Does that mean that empty stadia might mean a tougher path this season? It could. OTOH, it could just be an opportunity for Klopp to remind the team of what they achieved last winter, when they basically cruised through the league like a machine, trusting in themselves and the gameplan to function as intended. It’s that kind of “mentality monster” strength that led to that string of 2-1 victories that I was kind of arching an eyebrow at for much of the first half of the season. It’s possible that that kind of approach was what was needed this weekend and, with the captain not on the pitch, was missing. With that in mind, it will be interesting to see what kind of energy the squad has in two weeks, given that Marcelo Bielsa also plays a very intense style and it will be Leeds’ first game at Anfield in sixteen years. Those two factors alone should make it more exciting than playing for a semi-trophy (which is still a trophy.)

Britain Soccer Community Shield
Arsenal’s Bukayo Saka and Liverpool’s Andrew Robertson, right, run after the ball during the English FA Community Shield soccer match between Arsenal and Liverpool at Wembley stadium in London, Saturday, Aug. 29, 2020. (Justin Tallis/Pool via AP)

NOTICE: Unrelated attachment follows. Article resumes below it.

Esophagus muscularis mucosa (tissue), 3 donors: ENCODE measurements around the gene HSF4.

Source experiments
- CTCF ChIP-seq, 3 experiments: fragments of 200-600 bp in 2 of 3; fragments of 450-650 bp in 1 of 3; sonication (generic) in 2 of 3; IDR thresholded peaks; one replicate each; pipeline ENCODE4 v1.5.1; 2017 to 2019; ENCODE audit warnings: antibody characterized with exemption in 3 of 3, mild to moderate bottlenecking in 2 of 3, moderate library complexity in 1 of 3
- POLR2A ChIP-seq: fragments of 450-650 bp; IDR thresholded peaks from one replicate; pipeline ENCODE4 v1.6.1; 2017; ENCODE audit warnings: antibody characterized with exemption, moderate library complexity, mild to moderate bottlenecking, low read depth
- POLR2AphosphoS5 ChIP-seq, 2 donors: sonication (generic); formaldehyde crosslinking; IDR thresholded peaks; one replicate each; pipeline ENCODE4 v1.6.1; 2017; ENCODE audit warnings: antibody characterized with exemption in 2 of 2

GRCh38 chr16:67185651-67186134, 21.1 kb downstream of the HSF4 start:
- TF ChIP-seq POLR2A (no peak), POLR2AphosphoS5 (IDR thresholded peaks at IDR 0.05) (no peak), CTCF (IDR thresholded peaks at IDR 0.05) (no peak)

The game. Most of the reaction to the events on the grass was a torrent of abuse for the midfield, in general, and Gini Wijnaldum, in particular. I think it’s fair to say that Gini is less effective on the right than he is on the left or at the 6. I also think it’s fair that, as a result of his tendency to drift into the middle, he unfortunately left the most inexperienced member of the squad, Neco Williams, in a few 2v1 situations that the latter was simply not ready to handle. When Gini is on the left, he’s generally OK drifting more inside because Andy Robertson has the speed to make up ground that might be left open. But on the right side, Trent relies more on positioning than speed in his ventures forward, so Hendo has to be very aware of the space in the middle third. Compounding that was also Neco’s tendency to drift inside, which let Pierre-Emerick Aubameyang get past him and into some dangerous spots. That wasn’t precisely what led to Arsenal’s goal, but it was an overall contributing factor (on top of the fact that Aubameyang is still one of the best wingers in the world.)